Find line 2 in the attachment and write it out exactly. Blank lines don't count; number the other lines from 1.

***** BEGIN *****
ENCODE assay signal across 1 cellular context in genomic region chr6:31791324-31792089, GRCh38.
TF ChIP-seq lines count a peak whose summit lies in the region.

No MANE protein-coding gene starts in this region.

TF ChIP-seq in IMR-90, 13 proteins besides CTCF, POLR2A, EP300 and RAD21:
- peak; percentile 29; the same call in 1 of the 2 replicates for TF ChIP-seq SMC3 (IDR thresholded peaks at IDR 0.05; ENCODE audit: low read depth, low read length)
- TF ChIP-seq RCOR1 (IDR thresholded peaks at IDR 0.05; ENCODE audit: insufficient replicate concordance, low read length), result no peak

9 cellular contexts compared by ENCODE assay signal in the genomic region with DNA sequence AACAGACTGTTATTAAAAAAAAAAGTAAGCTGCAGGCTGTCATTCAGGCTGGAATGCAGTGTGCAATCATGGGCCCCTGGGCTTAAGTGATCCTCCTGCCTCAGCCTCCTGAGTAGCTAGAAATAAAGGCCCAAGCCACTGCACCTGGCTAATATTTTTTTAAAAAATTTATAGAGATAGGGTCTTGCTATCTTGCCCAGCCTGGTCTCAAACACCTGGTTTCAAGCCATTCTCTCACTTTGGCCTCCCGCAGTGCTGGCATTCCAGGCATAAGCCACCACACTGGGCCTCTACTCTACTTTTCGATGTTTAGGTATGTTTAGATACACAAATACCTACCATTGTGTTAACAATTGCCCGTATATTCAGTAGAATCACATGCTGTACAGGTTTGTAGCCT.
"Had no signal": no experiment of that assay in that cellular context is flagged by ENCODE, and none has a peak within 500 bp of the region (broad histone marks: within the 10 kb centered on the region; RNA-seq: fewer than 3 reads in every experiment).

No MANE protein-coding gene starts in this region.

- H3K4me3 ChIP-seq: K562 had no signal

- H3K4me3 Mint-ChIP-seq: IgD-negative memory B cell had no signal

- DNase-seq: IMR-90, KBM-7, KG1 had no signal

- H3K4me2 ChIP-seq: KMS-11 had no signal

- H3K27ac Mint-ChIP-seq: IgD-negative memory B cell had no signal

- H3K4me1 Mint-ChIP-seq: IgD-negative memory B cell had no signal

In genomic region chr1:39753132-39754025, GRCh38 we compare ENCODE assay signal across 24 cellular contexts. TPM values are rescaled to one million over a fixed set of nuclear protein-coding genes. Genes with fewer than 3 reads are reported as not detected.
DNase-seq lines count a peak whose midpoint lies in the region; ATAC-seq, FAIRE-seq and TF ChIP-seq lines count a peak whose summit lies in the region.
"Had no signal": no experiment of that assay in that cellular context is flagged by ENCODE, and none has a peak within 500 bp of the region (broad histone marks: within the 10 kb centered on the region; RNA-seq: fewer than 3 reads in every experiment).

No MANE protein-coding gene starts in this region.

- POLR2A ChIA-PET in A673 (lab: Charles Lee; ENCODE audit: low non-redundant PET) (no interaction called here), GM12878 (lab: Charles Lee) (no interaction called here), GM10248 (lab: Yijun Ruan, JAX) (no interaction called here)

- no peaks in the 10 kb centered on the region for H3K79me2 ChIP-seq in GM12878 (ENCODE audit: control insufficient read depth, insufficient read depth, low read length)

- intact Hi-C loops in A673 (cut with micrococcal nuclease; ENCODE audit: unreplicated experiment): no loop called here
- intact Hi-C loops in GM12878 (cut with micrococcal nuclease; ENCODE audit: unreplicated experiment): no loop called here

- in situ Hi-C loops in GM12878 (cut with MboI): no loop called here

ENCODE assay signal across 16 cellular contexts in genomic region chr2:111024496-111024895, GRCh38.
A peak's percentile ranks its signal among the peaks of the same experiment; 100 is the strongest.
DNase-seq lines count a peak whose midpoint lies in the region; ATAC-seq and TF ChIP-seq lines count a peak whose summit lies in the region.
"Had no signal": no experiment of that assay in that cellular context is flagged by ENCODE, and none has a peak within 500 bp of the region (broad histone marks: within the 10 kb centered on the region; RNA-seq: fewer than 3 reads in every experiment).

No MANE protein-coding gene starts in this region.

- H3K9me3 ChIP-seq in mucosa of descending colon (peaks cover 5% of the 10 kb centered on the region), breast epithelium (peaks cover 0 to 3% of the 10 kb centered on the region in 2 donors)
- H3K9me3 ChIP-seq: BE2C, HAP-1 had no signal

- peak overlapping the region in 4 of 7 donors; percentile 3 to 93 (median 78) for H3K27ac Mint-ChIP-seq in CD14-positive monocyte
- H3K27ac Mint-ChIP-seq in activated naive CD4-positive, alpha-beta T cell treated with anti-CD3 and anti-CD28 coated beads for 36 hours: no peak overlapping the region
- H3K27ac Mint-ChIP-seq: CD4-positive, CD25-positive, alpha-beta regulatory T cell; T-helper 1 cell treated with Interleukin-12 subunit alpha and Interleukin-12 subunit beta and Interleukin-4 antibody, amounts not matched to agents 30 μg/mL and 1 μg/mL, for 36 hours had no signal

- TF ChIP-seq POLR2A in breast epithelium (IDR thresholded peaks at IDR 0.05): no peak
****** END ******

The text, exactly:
TF ChIP-seq lines count a peak whose summit lies in the region.